IV. The management accountant getting useful hold of Big Data.
‘Big Data’ is not simply a buzzword or hype that will fall into oblivion in the following years. Instead, Big Data already has, and will, gain further deep implications for the business world.
Nonetheless, as it still forms a relatively young technological trend, there is not a precise definition of what Big Data is. To put it simply, Big Data can be seen as the mass volumes of data being externally and internally generated through the boundless interaction of devices and applications with their specific users, while measuring all kinds of imaginable and unimaginable data, and using the internet as an intermediary. Ever more businesses across different sectors access the world of Big Data, whether to improve the efficiency of their business operations or to pursue more strategic purposes.
So, as an example, Big Data can directly flow into an intensified predictive approach of planning and analyzing (also read Part 1, “Raising awareness of predictive analysis by management accounting”). While change processes, and the management of change itself, quite often prove to be complex and complicated matters, more available data might assist in handling these issues (read Part 2, “The management accountant taking on the role of a change agent” as well). Furthermore, companies can strengthen their competitive position by gaining Big Data that yields, for instance, insights into consumer behavior, and identifies customers’ needs (also see Part 3, “Management accounting focusing on the company’s customers”).
As the examples above show, Big Data impacts the management accounting discipline significantly. Part 4 of our four-part article series about the evolution of management accountants’ role, therefore, sheds light on the implications of Big Data, and explains how management accountants can adapt their role and master the Big Data challenge successfully.
To start with: Where and how is Big Data generated?
Big Data is generated in a multitude of external and internal sources, coming from literally everywhere. It does not comprise only operational output from financial transactions, smartphone and mobile apps usage, social media screening (of Facebook, Twitter, etc.), review data (e.g., Amazon and TripAdvisor reviews), point-of-sale terminals, or common sensor technology. “Connected/smart devices” (also called “internet of things”, or IoT, devices) are also becoming an increasingly hot topic. That means physical objects, buildings, or vehicles are getting equipped with software, electronics, sensor systems, and wireless network connectivity, allowing them to collect and share data.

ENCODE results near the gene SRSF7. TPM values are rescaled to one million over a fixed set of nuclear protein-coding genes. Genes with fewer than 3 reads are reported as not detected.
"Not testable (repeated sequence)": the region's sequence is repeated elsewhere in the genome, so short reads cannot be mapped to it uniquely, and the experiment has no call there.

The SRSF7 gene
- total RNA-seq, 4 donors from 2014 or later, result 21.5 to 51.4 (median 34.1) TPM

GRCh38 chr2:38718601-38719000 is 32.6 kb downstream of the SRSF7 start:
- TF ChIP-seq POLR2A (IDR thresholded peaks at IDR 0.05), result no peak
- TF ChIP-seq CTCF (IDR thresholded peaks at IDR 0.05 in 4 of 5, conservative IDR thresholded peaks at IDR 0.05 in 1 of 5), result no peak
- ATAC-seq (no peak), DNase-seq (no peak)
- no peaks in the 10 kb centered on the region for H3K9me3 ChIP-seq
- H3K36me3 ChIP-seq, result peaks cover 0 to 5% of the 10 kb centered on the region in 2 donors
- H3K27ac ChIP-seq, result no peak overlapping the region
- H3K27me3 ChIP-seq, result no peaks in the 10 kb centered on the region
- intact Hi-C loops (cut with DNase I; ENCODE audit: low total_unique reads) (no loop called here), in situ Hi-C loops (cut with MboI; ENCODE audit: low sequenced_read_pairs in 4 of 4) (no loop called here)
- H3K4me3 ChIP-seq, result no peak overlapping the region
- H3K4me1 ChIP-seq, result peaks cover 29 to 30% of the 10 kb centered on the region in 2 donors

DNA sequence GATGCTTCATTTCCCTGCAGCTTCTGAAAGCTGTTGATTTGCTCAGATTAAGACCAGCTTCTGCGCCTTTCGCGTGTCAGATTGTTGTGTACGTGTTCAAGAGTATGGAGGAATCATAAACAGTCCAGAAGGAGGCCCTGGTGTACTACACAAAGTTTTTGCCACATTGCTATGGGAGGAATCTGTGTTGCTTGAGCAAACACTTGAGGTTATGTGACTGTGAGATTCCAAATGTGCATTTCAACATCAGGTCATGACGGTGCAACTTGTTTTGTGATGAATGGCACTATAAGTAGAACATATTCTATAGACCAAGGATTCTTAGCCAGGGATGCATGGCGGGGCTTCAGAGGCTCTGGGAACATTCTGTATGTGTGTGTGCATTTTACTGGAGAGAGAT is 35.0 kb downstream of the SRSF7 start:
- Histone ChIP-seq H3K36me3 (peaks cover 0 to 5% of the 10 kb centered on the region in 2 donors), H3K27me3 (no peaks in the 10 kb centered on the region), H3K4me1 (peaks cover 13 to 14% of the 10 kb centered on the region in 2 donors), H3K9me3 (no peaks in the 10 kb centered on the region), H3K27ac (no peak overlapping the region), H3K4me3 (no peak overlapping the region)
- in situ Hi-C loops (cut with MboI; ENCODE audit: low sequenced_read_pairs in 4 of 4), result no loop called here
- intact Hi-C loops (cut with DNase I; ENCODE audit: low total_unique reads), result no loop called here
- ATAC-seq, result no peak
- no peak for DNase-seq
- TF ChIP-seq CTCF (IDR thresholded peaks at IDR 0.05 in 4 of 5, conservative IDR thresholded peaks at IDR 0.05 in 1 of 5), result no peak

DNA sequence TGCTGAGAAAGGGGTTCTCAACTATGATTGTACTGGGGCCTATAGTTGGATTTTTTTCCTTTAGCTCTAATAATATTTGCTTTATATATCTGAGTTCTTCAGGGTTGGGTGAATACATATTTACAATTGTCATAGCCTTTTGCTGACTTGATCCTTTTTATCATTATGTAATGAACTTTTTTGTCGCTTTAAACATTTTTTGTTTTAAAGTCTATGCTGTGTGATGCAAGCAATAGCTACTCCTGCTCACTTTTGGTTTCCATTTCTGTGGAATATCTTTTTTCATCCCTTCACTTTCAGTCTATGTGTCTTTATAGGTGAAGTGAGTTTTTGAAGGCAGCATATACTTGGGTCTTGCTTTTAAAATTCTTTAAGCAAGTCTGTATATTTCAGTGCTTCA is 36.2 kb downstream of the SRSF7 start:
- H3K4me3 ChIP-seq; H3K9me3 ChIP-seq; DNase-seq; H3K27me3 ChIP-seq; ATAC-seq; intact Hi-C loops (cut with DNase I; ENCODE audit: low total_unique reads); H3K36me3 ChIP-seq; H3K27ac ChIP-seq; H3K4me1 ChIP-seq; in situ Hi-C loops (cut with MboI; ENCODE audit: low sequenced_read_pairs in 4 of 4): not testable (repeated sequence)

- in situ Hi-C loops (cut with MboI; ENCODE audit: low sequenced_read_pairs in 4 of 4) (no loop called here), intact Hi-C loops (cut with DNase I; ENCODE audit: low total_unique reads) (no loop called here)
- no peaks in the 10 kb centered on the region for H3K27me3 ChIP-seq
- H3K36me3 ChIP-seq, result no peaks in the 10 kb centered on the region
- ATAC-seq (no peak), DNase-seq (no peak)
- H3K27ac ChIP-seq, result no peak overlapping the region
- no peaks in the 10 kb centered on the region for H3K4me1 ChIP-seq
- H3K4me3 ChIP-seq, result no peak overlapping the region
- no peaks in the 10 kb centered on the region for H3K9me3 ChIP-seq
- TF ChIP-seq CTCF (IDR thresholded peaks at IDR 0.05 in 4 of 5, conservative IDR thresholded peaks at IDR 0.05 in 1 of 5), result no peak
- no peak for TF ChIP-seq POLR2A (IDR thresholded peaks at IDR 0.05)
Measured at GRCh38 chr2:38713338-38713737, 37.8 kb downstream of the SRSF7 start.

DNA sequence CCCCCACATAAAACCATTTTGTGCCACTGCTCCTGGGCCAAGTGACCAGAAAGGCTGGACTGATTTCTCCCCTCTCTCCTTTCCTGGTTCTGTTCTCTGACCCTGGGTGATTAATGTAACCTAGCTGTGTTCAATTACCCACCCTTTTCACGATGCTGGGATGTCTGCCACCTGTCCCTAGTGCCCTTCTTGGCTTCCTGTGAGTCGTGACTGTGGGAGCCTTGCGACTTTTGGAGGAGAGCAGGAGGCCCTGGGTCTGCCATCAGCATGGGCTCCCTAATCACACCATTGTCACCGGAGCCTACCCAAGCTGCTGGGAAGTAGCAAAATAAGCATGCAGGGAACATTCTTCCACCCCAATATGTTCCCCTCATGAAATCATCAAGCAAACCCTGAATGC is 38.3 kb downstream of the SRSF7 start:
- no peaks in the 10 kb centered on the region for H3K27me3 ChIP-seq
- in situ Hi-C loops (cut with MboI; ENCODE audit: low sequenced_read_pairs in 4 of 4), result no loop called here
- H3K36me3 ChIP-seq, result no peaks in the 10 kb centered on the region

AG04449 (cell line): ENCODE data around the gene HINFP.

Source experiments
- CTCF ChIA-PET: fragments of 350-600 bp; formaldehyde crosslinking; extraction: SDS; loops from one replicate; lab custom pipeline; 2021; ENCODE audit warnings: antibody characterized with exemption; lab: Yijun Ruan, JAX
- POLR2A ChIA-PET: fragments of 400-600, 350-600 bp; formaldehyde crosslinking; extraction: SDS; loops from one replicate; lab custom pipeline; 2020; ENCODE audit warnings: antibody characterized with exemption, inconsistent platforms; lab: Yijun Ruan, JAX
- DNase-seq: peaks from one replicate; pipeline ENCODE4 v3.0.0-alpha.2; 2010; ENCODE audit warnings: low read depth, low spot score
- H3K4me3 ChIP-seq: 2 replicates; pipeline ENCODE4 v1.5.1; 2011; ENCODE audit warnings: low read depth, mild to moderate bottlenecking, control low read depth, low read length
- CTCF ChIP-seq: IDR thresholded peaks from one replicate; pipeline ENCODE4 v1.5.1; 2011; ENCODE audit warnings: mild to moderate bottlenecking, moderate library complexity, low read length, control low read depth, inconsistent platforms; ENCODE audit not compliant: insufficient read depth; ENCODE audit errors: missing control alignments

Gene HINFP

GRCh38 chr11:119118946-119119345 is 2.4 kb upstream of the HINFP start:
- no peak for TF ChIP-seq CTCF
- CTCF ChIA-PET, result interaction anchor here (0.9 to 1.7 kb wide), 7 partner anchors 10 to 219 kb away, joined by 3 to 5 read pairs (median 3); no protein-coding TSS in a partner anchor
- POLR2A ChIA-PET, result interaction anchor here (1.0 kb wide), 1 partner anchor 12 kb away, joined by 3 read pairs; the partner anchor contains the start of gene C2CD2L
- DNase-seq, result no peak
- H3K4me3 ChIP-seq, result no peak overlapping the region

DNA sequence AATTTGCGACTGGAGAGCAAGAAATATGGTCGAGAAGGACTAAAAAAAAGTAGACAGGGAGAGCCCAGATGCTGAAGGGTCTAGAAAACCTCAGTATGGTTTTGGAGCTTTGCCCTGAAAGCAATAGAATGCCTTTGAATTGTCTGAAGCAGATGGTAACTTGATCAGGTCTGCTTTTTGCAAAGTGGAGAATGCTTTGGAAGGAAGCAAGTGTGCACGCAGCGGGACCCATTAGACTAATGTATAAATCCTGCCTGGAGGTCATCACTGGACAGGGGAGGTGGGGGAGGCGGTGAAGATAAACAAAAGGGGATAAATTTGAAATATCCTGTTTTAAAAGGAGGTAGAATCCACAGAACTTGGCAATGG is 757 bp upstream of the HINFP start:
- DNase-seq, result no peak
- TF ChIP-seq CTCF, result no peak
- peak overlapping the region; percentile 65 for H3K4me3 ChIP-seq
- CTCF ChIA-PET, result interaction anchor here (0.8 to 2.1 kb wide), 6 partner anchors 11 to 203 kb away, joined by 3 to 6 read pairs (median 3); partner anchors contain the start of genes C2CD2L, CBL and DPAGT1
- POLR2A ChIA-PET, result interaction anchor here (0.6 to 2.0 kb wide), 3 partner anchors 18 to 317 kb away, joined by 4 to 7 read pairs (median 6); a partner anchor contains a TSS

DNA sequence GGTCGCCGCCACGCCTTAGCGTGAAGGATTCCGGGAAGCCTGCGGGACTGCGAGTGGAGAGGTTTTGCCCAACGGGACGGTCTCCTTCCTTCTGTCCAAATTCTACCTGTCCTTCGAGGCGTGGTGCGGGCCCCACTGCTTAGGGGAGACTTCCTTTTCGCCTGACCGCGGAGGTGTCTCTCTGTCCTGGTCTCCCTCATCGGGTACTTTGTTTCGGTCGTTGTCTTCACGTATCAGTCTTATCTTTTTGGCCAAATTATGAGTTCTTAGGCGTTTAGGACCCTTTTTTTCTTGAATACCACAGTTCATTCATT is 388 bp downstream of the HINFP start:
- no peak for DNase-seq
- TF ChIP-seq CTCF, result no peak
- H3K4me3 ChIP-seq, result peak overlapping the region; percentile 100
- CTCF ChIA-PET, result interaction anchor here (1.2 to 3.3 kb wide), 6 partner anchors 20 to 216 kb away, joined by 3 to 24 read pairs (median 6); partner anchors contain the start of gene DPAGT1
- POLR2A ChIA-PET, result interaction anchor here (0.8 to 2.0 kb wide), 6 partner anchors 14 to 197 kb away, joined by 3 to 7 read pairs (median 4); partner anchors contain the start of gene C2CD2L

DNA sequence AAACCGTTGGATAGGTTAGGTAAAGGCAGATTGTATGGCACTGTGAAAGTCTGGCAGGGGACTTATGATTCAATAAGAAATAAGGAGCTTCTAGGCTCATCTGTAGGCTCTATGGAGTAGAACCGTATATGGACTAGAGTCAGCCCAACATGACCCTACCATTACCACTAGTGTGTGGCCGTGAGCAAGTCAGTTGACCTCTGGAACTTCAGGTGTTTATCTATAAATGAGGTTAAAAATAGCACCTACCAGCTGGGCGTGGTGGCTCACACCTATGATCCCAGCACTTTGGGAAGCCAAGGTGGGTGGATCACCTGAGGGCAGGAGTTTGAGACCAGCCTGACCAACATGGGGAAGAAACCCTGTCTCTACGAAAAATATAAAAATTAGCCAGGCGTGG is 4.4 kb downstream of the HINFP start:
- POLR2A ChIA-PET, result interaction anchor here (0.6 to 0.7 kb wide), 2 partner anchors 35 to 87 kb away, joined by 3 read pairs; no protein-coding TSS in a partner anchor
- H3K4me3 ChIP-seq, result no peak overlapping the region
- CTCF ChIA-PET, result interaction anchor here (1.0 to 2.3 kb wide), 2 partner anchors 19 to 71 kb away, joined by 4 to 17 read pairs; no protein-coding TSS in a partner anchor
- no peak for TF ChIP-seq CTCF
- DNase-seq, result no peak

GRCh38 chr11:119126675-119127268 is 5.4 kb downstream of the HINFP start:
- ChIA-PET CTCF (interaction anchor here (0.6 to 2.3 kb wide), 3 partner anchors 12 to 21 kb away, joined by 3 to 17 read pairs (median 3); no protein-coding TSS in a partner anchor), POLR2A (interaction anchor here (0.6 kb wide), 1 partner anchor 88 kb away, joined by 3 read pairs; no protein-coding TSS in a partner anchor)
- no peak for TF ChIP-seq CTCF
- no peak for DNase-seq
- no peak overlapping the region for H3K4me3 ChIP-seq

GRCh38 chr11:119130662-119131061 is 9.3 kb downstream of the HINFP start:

Just to give some keywords, Big Data accrues from the following items: cameras, satellites, thermostats, sensors, houses, automobiles, search engines, televisions, smartphones, vending machines, printers, GPS devices, points-of-sale scanners, credit card transactions, online videos, garage doors, plants and work machines, medical monitoring devices, or other wearable technology like smartwatches.
As practical examples of Big Data generation based on sensor technology, just think about modern cars and their equipment with several dozens of sensors that measure and transmit data ranging from fuel efficiency, interior temperature to tire pressure and cruise control. In the future, houses will be equipped with numberless sensor devices that, for instance, would turn on the air-conditioning system based on the homeowners’ anticipated homecoming. Or, an empty refrigerator will automatically result in the purchase of preferred vegetables at an online grocery store.
Possessing and processing that Big Data, as well as aggregating it and drawing correlations can mean building a competitive advantage against competitors—for instance, by knowing the (prospective) customers and their individual habits/preferences much better, segmenting consumers, predicting demand, optimizing prices, and eventually, offering them appropriate, targeted products and services on a “need” basis. In the manufacturing sector, advanced analytics based on Big Data can help identify potential faults in equipment and product anomalies, optimize process efficiency and product quality, as well as to install a preventative maintenance schedule, inventory parts management, and production planning, for example.